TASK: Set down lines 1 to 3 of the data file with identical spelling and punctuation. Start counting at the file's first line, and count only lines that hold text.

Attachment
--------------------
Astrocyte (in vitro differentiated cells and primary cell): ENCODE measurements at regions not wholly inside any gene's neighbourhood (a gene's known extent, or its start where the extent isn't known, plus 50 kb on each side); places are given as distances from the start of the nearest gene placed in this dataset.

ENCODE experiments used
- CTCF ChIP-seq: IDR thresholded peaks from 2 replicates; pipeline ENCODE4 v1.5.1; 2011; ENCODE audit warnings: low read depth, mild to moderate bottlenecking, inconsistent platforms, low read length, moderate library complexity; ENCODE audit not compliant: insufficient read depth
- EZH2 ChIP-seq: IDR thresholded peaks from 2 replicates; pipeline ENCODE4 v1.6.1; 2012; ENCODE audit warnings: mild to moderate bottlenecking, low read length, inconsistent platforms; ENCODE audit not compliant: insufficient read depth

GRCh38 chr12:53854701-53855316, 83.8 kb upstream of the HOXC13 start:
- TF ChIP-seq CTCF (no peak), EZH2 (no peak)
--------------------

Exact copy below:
Astrocyte (in vitro differentiated cells and primary cell): ENCODE measurements at regions not wholly inside any gene's neighbourhood (a gene's known extent, or its start where the extent isn't known, plus 50 kb on each side); places are given as distances from the start of the nearest gene placed in this dataset.

ENCODE experiments used
- CTCF ChIP-seq: IDR thresholded peaks from 2 replicates; pipeline ENCODE4 v1.5.1; 2011; ENCODE audit warnings: low read depth, mild to moderate bottlenecking, inconsistent platforms, low read length, moderate library complexity; ENCODE audit not compliant: insufficient read depth